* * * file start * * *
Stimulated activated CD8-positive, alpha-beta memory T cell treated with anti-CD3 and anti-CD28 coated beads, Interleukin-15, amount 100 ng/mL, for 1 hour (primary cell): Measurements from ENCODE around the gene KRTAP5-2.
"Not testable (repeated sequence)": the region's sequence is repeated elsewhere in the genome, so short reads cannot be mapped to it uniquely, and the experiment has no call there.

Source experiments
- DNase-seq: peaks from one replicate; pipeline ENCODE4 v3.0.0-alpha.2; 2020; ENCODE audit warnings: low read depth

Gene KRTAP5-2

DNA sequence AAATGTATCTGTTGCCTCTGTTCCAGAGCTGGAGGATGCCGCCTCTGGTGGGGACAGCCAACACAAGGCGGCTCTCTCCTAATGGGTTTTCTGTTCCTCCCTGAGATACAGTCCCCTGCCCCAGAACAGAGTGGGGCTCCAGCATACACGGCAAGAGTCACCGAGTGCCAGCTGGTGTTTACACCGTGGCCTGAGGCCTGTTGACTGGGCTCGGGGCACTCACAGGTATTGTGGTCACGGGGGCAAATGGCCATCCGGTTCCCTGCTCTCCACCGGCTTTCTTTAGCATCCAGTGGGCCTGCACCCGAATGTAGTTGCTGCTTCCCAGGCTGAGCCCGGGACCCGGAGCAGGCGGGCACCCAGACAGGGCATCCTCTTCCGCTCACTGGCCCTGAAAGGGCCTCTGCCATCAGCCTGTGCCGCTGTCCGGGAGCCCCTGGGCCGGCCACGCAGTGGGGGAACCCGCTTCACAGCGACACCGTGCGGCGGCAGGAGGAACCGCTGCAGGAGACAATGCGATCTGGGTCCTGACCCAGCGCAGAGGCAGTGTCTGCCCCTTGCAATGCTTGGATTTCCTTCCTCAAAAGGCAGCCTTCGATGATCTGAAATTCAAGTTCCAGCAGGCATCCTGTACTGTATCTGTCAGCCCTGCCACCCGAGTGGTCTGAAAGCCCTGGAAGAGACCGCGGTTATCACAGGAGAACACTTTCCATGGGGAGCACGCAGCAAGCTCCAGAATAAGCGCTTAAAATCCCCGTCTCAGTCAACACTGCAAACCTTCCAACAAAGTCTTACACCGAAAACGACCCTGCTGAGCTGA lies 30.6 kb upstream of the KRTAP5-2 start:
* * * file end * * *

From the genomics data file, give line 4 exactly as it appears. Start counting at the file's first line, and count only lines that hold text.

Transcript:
- DNase-seq: peaks from one replicate; pipeline ENCODE4 v3.0.0-alpha.2; 2020; ENCODE audit warnings: low read depth